How Mississippi stocks fared in 2018


The Dow Jones Industrial Average takes 30 of the United States’ biggest companies and combines their stock prices to see how they change over time. The idea is that looking at those most influential corporations (we’re talking the Coca-Colas and IBMs of the world) gives an idea of how the overall economy is performing.

While the fund is now known worldwide, it got its start with a humble newspaper editor in 1884, Charles Dow of what would become the Wall Street Journal, compiling a list of stock values.

I hope you see where I’m going with this: I, too, am a newspaper editor; my name is also Charles; I can start my own version.

So I give you the Mississippi Stock Index. Because our state’s economy is relatively small, there are not many publicly traded companies based here, making it a relatively simply exercise to chart their prices together.

I came up with a list of just 10 publicly traded companies based here:

  • BancorpSouth Bank, Tupelo
  • Callon Petroleum Co., Natchez (announced in November it’s moving its headquarters to Texas, but I’m still considering it a Mississippi company for now)
  • Cal-Maine Foods, Jackson
  • Citizen Holding Co, Philadelphia
  • EastGroup Properties, Ridgeland
  • Hancock Whitney Corp., Gulfport
  • Renasant Corp., Tupelo
  • Sanderson Farms, Laurel
  • The First Bancshares, Hattiesburg
  • Trustmark Corp., Jackson

It’s interesting that six of the 10 are banks. Two of the others are chicken-related (Cal-Maine with the eggs and Sanderson Farms with the meat).

To get my index, I simply did what Mr. Dow did all those years ago: Add up each of their stock prices and track it over time. At the opening of 2018, the value of the Mississippi Stock Index was $494.59. As of Dec. 17, the day I wrote this, the value was $419.17. That’s a 15 percent decline, compared to a 5 percent decline for the Dow Jones over the same time. Not good for Mississippi.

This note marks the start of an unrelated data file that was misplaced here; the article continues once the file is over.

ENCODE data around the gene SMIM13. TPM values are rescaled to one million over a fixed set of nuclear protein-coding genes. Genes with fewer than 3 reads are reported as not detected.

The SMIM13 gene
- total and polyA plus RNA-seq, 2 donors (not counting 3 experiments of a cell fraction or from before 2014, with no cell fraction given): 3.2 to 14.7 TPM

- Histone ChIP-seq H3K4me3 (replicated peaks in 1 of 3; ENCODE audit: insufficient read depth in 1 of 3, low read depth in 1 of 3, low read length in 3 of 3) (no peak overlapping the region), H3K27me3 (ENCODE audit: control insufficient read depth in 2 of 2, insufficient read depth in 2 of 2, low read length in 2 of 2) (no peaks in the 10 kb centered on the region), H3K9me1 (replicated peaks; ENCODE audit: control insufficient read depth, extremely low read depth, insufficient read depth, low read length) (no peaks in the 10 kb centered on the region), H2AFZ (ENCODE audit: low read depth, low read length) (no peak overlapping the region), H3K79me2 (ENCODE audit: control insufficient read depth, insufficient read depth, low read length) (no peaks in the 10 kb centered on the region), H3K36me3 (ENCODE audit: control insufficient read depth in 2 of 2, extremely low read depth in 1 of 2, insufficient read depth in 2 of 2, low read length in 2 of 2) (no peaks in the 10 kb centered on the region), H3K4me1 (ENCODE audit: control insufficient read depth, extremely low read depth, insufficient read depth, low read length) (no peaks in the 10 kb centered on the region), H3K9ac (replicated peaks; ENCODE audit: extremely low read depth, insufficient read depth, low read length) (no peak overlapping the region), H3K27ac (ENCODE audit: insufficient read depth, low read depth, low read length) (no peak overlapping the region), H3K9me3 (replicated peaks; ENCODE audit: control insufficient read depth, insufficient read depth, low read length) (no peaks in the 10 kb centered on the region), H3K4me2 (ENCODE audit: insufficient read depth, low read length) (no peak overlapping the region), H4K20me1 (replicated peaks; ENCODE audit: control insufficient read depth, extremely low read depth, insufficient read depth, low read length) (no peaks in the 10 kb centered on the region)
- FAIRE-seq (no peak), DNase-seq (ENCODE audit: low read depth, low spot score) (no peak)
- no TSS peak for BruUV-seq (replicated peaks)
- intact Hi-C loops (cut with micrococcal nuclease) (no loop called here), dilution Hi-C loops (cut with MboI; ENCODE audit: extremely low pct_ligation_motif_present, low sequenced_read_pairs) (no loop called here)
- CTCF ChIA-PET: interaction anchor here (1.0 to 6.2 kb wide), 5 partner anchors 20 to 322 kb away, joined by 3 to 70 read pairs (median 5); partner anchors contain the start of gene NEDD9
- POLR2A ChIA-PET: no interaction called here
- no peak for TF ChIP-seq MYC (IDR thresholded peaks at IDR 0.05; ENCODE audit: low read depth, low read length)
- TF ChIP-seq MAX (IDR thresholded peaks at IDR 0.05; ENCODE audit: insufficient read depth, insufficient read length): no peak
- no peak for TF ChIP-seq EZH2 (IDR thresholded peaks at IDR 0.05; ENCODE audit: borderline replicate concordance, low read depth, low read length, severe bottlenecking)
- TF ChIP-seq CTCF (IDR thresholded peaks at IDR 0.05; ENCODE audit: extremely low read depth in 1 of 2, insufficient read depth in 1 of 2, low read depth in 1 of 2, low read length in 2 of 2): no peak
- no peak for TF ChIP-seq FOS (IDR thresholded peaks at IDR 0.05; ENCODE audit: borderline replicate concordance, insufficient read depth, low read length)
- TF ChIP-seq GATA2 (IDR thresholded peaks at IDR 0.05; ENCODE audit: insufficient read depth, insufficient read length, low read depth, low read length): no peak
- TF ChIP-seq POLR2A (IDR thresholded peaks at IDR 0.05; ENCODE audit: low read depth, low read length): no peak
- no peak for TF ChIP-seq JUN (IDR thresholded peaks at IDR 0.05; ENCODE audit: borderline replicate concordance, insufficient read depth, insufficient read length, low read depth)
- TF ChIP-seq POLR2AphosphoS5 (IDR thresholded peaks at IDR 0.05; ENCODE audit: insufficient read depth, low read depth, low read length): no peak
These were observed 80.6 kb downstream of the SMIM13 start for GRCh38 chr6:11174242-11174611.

Eight of the 10 have lost value, one has been flat and the only one to produce substantial gains has been EastGroup Properties, which has seen its stock price rise about 10 percent. I’ll admit I’d never heard of the company, but it’s a true success story. A press release in December said it has increased or maintained its dividend to shareholders for 26 consecutive years. The company describes itself as a “self-administered equity real estate investment trust focused on the development, acquisition and operation of industrial properties in major Sunbelt markets throughout the United States with an emphasis in the states of Florida, Texas, Arizona, California and North Carolina.” What I get is that it buys industrial buildings in high-growth areas and rents them out; seems like a successful business model to me.

But the other Mississippi-based companies have not done well. The bank stocks declined 18 percent on average, while what is probably the biggest and best-known company, Sanderson Farms, has dropped 30 percent.

How much does the Mississippi Stock Index tell us about the state’s economy? Well, it’s more intended as an interesting exercise, not a true analysis. So, as they say, I wouldn’t put too much stock in it. n

Charlie Smith is editor and publisher of The Columbian-Progress. Reach him at 736-2611 or

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